Lee Groves

10: Notable July 4 fights

9. 1922 – Benny Leonard KO 8 Rocky Kansas IV, Floyd Fitzsimmons Arena, Michigan City, Indiana

This was the final fight of a series that spanned six years and pitted Kansas’ fiery aggression against Leonard’s supremely scientific acumen. Each time Leonard’s intelligence trumped Kansas’ intensity.

Their first meeting ended in a 10-round newspaper decision for Leonard that the Manitoba Morning Free Press characterized that Leonard “won all the way.” In their second bout at the Federal League Baseball Park in Harrison, N.J., in June 1921, a 12-round no-decision bout, the only way Leonard would have lost the title would have been by KO as per the rules of the era. Needing only to last the distance, Leonard deliberately slowed the pace to the point where the 30,000 fans left “disgusted.” The Sheboygan Press saw as a 9-2-1 rounds decision and given what had happened a third bout was unlikely, much less a fourth.

Despite the desultory nature of their second meeting. Leonard and Kansas were paired again at Madison Square Garden in February 1922, the only time in which Leonard could have lost the title via points or KO. Kansas’ ferocity nearly took Leonard off his feet early but by the seventh Leonard settled into his rhythm and carried the later rounds, scoring a knockdown in the 11th and sailing to a points win.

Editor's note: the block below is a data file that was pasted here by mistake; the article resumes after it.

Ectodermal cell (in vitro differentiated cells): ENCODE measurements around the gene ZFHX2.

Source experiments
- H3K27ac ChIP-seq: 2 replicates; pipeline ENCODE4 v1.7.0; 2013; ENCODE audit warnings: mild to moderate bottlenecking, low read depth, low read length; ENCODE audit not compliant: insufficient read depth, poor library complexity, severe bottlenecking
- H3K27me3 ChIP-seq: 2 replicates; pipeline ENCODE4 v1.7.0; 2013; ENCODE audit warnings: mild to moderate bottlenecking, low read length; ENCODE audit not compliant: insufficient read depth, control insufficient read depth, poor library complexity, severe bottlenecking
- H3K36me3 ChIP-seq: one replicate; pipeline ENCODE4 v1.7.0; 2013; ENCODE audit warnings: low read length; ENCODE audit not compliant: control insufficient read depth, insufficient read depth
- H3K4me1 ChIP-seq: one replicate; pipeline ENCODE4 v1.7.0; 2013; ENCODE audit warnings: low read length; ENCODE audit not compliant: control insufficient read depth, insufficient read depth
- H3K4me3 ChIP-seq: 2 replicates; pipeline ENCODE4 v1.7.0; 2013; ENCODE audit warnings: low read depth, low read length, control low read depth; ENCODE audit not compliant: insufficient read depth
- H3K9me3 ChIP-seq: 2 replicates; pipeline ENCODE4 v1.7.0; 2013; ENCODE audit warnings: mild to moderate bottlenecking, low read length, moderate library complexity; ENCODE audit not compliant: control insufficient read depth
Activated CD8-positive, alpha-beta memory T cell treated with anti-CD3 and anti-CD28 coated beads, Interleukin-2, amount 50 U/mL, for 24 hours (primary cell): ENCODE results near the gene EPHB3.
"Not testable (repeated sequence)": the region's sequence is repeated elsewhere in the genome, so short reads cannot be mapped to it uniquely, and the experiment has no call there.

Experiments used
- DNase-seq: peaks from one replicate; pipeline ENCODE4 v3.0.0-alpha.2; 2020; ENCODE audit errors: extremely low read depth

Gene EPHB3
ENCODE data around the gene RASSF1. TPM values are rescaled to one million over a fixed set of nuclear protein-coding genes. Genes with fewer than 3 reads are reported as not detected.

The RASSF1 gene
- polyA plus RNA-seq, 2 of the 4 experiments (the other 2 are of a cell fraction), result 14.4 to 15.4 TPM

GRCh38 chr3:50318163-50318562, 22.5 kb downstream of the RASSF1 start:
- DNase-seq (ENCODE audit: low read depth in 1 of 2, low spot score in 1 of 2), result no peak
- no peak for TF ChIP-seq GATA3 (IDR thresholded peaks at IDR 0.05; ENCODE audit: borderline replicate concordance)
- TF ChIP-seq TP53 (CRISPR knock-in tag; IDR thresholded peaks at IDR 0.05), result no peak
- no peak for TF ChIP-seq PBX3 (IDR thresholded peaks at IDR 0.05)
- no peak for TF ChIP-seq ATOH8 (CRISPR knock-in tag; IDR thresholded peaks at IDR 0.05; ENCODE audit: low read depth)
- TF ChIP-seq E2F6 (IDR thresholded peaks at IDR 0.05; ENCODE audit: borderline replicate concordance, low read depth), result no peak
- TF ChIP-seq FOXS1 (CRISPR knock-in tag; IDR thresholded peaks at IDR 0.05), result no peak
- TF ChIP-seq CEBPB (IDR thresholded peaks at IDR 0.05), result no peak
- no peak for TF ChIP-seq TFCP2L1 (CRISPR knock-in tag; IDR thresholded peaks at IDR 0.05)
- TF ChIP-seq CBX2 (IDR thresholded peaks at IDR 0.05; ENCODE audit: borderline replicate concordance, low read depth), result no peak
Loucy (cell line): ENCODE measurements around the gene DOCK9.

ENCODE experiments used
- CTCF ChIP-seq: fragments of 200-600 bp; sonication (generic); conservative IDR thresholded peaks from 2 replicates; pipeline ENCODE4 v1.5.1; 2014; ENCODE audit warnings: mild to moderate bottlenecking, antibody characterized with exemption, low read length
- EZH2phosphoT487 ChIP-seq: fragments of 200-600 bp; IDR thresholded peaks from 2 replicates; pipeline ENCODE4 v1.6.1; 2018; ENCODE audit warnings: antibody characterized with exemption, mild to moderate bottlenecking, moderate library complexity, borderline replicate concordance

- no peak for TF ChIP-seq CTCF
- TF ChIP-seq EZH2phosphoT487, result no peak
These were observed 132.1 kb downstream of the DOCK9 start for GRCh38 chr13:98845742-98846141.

Going into the fourth meeting, however, Leonard’s troubles making the championship limit added intrigue to an otherwise easy-to-pick affair. Both Leonard and his manager Billy Gibson insisted that the fighter could still make the limit but the doubts fueled a renewed interest in the contest.

There was good reason to doubt Leonard’s ability to sweat down: Just eight days earlier, a 139 1/4-pound Leonard challenged Jack Britton for his welterweight title, a bout that saw Leonard disqualified in the 13th. Up until the final round Britton built a commanding points lead but in the 13th Leonard floored Britton with a body shot. Leonard then ran around the referee and swatted Britton on top of the head, drawing the DQ. Many observers asked themselves how Leonard could squander the chance to win a second undisputed title and more than a few said Leonard’s actions were dictated by betting considerations. It was on the heels of this massive controversy that Leonard met Kansas.

In the end, a weigh-in was not conducted and the lightweight title wasn’t at risk. Leonard continued his domination of Kansas and by the eighth round he had his rival reeling about the ring. It wasn’t long before Leonard applied the finishing touches and with that their one-sided series came to an end.

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